Thai director Apichatpong Weerasethakul’s “Cemetery Of Splendor” eludes simplicity. Like Weerasethakul’s previous work, this movie braids surrealism, sadness, love, humor and fear, gently but firmly insisting on its own unlikely existence. It’s the work of that rare artist who transcends “think outside the box” to “what the hell is a box?”
And like some of his other films, viewers won’t be able to see it in the director’s native country.
Weerasethakul, who playfully tells Westerners to call him “Joe,” has not been on reasonable terms with his own government for some time. His 2009 film “Syndromes And A Century” ran afoul of the Thai Censorship Board, which opined that Buddhist monks should not appear onscreen drinking booze, kissing, and playing with a remote-controlled toy flying saucer. “Joe” felt his Buddhist monks could do as they pleased. The film still hasn’t been legally shown in Thailand.
More recently the country’s National Legislative Assembly, reconstituted after the military junta took power in 2014, asserted its right to censor any films shown in the country, or ban a film outright. Weerasethakul and other directors protested against this to no avail.
And now Weerasethakul doesn’t feel safe releasing his films in Thailand and fears the new Thai government. He told reporters that he has chosen not to release his films in Thailand because of the risk, telling a reporter for the Guardian, “I know if I speak, harm will come to me.”
“Cemetery Of Splendor” opens in darkness, as heavy machinery sounds build through theatre speakers. We soon see a Hitatchi excavator digging a deep trench.
Like many things in Weerasethakul’s cinema, these elements could be intended symbolically, the way Iranian directors often slip metaphorical references to their own repressive government, into seemingly simple narratives.
But this narrative is anything but simple. The excavator sits outside a makeshift hospital, which appears to have once been a school. Children’s drawings and educational posters cover the walls. But the former classrooms hold beds, now — beds full of soldiers. Soldiers attached to the mysterious digging project have mysteriously fallen asleep and can’t be revived. They sleep comfortably. But that is all they do.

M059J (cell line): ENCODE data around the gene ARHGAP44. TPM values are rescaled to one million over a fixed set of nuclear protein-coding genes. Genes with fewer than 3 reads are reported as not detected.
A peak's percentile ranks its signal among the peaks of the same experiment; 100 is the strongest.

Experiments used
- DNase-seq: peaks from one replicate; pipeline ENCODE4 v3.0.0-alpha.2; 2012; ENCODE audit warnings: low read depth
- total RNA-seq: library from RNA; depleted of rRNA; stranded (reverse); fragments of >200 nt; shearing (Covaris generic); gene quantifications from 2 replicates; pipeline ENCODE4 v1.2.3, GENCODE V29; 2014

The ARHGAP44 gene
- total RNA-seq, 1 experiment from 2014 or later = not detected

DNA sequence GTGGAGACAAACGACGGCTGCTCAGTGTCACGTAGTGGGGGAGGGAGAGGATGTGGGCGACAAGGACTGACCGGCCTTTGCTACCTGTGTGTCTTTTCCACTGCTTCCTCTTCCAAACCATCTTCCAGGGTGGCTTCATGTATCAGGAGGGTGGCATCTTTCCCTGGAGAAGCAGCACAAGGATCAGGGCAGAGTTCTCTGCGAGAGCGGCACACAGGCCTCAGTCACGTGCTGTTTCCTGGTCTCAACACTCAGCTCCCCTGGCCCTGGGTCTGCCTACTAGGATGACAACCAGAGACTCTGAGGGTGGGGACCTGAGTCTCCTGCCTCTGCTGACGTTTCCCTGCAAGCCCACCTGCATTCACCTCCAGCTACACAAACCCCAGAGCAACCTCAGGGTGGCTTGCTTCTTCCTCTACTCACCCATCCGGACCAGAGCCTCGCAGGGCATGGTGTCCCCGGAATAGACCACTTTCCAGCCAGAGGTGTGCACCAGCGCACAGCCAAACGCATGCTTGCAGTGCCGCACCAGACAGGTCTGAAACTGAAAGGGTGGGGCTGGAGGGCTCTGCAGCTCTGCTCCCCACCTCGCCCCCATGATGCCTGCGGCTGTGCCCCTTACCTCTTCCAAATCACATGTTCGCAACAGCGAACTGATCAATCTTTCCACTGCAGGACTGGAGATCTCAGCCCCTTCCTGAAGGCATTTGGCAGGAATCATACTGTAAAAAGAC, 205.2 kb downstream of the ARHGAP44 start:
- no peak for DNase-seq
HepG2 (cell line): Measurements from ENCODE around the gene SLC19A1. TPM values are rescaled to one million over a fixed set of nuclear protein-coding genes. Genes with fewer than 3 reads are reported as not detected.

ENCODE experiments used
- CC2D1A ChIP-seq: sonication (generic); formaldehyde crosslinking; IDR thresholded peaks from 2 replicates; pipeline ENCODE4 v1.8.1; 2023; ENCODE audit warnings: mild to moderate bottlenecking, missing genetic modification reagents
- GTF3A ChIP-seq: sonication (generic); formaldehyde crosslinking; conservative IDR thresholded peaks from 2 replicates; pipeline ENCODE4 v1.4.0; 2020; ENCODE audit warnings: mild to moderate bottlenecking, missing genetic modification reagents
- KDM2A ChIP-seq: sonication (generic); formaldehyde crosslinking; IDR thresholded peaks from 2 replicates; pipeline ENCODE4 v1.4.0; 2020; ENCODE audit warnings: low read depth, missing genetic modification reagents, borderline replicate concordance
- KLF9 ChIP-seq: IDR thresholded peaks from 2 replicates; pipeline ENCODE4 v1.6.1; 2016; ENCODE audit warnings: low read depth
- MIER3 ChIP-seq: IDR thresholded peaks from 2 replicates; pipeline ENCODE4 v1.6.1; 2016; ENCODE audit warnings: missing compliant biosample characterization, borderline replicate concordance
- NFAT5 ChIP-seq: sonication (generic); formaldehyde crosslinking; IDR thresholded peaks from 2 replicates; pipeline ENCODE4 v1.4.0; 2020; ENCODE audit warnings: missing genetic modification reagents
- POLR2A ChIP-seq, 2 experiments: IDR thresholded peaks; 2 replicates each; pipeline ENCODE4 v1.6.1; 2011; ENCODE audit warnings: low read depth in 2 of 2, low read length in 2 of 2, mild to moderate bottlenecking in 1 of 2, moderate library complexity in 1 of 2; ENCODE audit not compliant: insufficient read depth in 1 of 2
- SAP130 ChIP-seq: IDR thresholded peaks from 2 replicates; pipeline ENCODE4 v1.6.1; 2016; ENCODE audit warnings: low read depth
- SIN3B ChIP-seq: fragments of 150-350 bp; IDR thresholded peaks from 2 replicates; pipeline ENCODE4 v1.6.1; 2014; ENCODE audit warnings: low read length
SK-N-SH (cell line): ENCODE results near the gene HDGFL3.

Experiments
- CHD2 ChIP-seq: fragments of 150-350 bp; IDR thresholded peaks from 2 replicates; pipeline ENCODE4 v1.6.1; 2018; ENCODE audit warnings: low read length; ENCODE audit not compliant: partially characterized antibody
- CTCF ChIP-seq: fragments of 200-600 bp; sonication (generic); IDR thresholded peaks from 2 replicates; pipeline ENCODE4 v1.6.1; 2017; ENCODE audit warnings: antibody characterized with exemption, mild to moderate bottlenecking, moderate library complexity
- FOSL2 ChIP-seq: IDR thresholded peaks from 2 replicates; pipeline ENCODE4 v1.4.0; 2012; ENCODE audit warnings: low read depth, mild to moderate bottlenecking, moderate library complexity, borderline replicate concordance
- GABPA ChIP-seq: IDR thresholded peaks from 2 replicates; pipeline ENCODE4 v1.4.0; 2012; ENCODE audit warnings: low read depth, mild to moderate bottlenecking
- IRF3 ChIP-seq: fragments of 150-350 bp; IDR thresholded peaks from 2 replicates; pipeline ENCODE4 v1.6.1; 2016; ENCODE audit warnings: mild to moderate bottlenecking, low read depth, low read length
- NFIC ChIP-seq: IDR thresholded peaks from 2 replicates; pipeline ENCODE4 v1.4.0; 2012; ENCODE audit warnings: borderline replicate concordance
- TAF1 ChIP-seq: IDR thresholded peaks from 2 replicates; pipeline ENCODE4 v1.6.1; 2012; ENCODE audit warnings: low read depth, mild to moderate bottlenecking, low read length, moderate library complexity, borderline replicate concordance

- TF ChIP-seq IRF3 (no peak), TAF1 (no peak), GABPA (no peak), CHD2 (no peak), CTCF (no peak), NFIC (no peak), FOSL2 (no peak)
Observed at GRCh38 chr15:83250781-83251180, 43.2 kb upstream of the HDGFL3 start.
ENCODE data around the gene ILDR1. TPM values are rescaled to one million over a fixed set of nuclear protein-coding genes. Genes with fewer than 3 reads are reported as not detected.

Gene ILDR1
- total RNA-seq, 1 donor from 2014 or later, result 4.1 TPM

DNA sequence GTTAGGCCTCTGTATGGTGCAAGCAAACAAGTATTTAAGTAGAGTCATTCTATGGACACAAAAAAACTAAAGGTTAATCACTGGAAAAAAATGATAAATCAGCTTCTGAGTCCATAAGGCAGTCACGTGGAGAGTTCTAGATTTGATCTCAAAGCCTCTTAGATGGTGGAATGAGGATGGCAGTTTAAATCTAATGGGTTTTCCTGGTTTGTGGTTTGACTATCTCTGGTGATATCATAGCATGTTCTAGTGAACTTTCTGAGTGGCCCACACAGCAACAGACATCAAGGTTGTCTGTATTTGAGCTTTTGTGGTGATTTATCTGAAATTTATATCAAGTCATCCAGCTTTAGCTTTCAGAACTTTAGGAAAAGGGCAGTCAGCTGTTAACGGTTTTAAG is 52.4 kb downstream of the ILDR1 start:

Into this strange situation come two women. Jen, an older woman, has one leg much shorter than the other, and can only walk slowly, dragging her bad leg. Despite her deformity, she’s cheerful and willing to volunteer. She watches over the sleeping military men. She talks to them. She waits patiently for them to wake up.
The other woman, Keng, says she can talk to the soldiers. Keng says while the soldiers’ bodies stay still, they take long spirit walks through the region’s past.
The huge glassless windows around the soldiers let in sunlight and let the viewer see the huge trees. If watching the people waiting for something to happen is not interesting, you can always watch nature proceeding implacably on its own time scale.
Weerasethakul excels at long takes, running through cycles of subtle emotions.
At one point, a man shits in the jungle on a hillside. We never see the figure’s face. I confess, I squinted my eyes through some of that long take, which quite clearly was not simulated. And I’m not sure how or if it integrates into the rest of everything.
Haiku master Buson once wrote that “His Holiness The Abbot/is shitting/In the withered fields.” Perhaps the scene means that everyone answers the call of nature. And everyone can feed a field.
Weerasethakul has told reporters he does not plan to stay in the country that rejects his work. Here’s hoping that some nation, tolerant to dreams, finds a place for him.
The Northwest Film Forum has scheduled nine screenings of the film Friday March 18 through Thursday March 24. The Northwest Film Forum also will host two screenings of Weerasethakul’s “Mekong Hotel.”